Looking to resume strips for real soon because frankly, I feel kind of worthless when I stay unproductive for too long. But as a happy coincidence, for the first time in a while diving into my Steam backlog has yielded some experiences I actually feel like writing about! I kind of got into a stretch of playing plenty of games, but there’s usually kind of a ‘click’ moment when I find something I really want to talk about, or at least can make fun of at length, and I hadn’t really been getting that for a while. I guess part of it could be blamed on my gaming setup destabilizing somewhat for a few months there, hardware issues kept me hopping platforms for a while, unable to focus on any one topic long enough to sit through the entire creation process. Last year, I had two great examples- I was going to do a Freedom Wars strip, but it wound up being one of those super long ones and I plain fizzled out on it; the other was that Five Nights at Freddy’s strip I planned to do as an ‘arc’ to cover a bunch of then-recent/trendy games in one fell swoop. (My in-world excuse for the lack of updates was Dixie purposely refusing to play anything recent to piss off Marie, whose entire shtick is riding on whatever is hot at the moment.)
Can I talk about Marie a moment? Of course I can, it’s my stupid page. She’s been… a tough character to do. She basically represents a sort of offshoot of internet/game culture that bugs the crap out of me and I don’t really participate in. Naturally, every time I put her in something I feel like I’m coming off as a geezer yelling at kids playing on the lawn. She’s the studio’s “social media guru,” hired by tech-illiterate older people running the place, and she’s concerned first and foremost with popularity and attention, and doesn’t really have her own ‘identity’ for me to look at like the others and go “yep, that’s definitely a very Marie thing to do.” She’s got a past with Dixie, but since that’s old news it doesn’t exactly inform her current self. Or at least, she doesn’t let on that it does. At least her lack of personality gives me an excuse to not even try to be consistent with her outfit. I think my favorite bit in the like… one strip she’s in is that her rubber bracelets keep disappearing or changing colors between panels.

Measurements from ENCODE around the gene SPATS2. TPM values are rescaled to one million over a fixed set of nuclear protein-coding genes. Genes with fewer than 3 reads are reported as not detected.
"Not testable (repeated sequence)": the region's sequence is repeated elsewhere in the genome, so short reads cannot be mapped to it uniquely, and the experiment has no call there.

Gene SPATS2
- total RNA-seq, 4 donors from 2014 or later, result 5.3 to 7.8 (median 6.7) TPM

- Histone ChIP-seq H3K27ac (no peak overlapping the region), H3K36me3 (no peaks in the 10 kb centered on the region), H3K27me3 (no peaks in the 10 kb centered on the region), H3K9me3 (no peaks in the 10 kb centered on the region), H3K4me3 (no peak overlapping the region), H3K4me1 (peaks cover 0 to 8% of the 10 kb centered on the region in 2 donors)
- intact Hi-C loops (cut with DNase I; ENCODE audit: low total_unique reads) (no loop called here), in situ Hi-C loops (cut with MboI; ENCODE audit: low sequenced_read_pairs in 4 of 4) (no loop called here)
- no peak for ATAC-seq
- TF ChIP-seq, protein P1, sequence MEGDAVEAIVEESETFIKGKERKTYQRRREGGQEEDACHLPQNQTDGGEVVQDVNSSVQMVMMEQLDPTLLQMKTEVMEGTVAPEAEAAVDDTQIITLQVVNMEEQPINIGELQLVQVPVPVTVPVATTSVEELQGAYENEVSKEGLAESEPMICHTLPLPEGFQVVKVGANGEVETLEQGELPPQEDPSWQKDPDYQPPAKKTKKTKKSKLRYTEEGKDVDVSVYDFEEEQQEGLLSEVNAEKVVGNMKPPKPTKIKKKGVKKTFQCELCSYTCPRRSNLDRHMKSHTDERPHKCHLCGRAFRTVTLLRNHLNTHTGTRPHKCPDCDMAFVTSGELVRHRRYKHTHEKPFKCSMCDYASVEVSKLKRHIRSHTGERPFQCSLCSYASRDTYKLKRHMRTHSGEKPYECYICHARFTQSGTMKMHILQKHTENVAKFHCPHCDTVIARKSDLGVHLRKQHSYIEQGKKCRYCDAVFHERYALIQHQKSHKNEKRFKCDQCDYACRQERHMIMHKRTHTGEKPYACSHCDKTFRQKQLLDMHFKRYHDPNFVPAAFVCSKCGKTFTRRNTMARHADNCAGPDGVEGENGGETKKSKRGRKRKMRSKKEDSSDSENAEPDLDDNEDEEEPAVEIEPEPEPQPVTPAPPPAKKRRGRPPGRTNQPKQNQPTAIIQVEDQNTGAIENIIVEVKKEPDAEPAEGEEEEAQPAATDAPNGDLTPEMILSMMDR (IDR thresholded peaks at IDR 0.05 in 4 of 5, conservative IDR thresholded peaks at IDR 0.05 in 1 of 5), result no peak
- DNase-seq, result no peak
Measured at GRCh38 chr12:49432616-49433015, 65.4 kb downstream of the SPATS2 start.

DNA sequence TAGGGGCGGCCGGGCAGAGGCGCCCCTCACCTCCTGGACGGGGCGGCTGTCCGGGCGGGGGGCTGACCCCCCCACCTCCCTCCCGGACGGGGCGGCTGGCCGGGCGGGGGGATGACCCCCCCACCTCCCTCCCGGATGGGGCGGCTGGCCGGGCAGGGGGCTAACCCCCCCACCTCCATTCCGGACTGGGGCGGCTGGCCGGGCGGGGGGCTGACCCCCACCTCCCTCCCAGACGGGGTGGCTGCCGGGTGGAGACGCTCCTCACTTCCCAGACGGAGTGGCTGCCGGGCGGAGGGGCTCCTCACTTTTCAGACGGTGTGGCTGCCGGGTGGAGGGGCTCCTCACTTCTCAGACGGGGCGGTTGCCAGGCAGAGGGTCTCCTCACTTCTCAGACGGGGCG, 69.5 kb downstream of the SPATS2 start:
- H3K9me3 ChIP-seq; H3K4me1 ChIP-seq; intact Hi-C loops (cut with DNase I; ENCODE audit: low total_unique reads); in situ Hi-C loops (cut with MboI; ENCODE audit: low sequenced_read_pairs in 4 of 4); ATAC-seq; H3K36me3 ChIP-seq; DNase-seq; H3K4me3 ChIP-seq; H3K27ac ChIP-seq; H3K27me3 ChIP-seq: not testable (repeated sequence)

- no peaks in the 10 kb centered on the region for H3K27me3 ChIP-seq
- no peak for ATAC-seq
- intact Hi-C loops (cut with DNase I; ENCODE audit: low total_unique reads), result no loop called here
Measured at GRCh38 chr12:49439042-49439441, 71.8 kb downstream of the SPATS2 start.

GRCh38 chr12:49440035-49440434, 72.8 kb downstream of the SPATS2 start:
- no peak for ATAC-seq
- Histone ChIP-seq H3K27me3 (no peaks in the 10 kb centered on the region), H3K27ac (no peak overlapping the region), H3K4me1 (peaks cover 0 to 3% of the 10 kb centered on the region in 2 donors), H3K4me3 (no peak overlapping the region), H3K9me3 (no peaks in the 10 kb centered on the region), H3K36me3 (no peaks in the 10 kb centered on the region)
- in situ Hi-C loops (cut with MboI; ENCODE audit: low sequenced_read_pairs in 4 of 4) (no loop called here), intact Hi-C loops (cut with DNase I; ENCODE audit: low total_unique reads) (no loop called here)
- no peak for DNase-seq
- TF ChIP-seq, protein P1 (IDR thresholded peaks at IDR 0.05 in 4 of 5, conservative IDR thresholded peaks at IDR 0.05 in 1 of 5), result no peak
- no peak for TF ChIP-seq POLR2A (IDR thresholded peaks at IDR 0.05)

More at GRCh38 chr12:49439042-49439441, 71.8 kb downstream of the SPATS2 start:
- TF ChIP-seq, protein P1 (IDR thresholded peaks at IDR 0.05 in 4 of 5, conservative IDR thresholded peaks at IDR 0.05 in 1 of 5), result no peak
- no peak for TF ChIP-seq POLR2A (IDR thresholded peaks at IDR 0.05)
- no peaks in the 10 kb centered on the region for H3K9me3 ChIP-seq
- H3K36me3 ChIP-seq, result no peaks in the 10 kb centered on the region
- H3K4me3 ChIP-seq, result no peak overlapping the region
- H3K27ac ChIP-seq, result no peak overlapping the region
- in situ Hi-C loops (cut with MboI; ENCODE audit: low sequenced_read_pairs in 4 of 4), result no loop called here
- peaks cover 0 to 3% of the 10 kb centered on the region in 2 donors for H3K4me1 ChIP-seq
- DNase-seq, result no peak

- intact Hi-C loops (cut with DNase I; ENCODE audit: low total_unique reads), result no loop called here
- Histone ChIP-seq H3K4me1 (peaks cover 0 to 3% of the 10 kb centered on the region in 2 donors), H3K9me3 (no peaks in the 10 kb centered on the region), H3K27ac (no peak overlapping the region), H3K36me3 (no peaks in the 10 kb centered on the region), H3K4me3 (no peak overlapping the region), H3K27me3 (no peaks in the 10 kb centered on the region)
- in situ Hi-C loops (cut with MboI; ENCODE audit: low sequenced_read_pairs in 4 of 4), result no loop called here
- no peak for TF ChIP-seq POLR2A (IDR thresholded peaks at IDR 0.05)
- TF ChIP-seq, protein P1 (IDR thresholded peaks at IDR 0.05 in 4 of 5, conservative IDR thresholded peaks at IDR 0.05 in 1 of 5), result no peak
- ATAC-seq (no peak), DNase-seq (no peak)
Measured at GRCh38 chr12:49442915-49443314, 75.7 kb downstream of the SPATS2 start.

So yeah, definitely on the block soon is Transistor, which I fell hard for after picking it up on a flash sale, and a sort of origin strip/retro flashback thing I already penciled a bit of then stopped… because I was playing Transistor too much.
I’m going to make more of an effort to keep up to date here rather than Tumblr. Totally accidental, there- I usually toss up some stream of consciousness drivel while I’m in the can at work or something like that, with the intent of polishing it, adding a picture or two, and reposting it here. Basically, in addition to Eishi n’ Dixie, I also plan to continue working on Project Irrgarten and starting Gatty’s comic, Angel Dust fairly soon. I’ve got a couple Game Maker projects I’d like to do too, but they’re kind of on the back burner to be picked at when I feel like since it’s the thing I’m the least experienced doing and all. I’m not gonna make any huge promises, I’m just at one of those points where I feel like I can’t not create again. It’s both a good feeling but kind of tinged with sadness that I’ve been so lax pursuing the things I actually love because I’m afraid of not being able to feed myself and all.
When they first announced this program I was actually looking forward to it a bit, but the comments here as well as the actual policies laid down reminded me, oh yeah- this is Gamestop.